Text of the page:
“I don’t see why we are asked to come to meditation and devotion practise classes. Surely the whole point of yoga is to develop the consciousness in the ordinary affairs of life, so we ought to practise them in that field. If we don’t do that, they are basically useless for life.” This sort of objection is very common, especially among ambitious or property-loving disciples. A teacher once answered in this way:
“If you practise only in the ordinary life, your practice will be affected by the associations of that life. You may be unconscious of the distortion, but it will still be there. It used to be said among forgers of signatures that it is relatively easy to make a near imitation of someone else’s signature. The really difficult thing is to prevent some of one’s own characteristic letter-formations from subtly influencing the movement of the pen. To rule this out, skillful forgers used to practise a signature upside down, purely as a pattern. That ruled out any traces of the forger’s own handwriting. There were no familiar associations to activate them.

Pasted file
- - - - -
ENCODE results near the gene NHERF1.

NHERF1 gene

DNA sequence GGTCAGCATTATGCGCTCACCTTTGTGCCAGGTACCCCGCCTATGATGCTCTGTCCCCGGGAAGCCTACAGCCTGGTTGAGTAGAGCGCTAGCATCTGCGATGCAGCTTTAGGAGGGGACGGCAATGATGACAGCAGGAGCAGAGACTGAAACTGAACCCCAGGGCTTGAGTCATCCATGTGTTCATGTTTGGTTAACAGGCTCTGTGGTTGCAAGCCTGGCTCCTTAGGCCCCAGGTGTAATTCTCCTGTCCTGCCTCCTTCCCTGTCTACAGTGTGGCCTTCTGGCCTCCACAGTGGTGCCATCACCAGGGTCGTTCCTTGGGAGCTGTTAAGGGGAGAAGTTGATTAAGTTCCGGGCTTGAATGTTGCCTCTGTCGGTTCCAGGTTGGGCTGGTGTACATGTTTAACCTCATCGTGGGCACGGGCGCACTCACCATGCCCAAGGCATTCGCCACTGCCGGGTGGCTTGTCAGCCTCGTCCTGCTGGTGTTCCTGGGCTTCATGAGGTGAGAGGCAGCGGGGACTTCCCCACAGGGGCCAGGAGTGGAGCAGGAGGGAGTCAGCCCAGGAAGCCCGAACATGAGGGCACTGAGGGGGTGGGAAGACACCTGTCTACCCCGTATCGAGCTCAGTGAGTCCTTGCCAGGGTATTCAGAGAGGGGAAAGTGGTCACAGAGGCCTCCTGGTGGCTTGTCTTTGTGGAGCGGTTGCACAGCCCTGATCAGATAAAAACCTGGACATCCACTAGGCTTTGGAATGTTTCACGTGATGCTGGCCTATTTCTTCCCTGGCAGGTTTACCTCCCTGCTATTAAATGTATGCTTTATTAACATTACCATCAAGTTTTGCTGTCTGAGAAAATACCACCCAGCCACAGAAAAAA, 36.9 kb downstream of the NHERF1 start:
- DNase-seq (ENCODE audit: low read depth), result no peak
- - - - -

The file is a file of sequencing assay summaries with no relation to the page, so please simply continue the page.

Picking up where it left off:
“In the same way, in ordinary life you may try to imitate the conduct of a yogin, but the associations will subtly affect your behaviour. You will find that very often your good intentions lead to poor results. Without some inner inspiration, you will find yourself backing wrong horses, so to say.
“By practising regularly in circumstances free from familiar associations, you can build up clear inner awareness. Then your actions will be in accordance with the inner current of things. Of course, before this happens, we have to do our best on the basis of traditional right and wrong, but we must not expect too much from what we do. The most important thing is to practise to attain some inner calm; it is in calm that we can act well. At the beginning, that practise has to be done in special circumstances. Later, it can be maintained in rough waters as well as smooth.”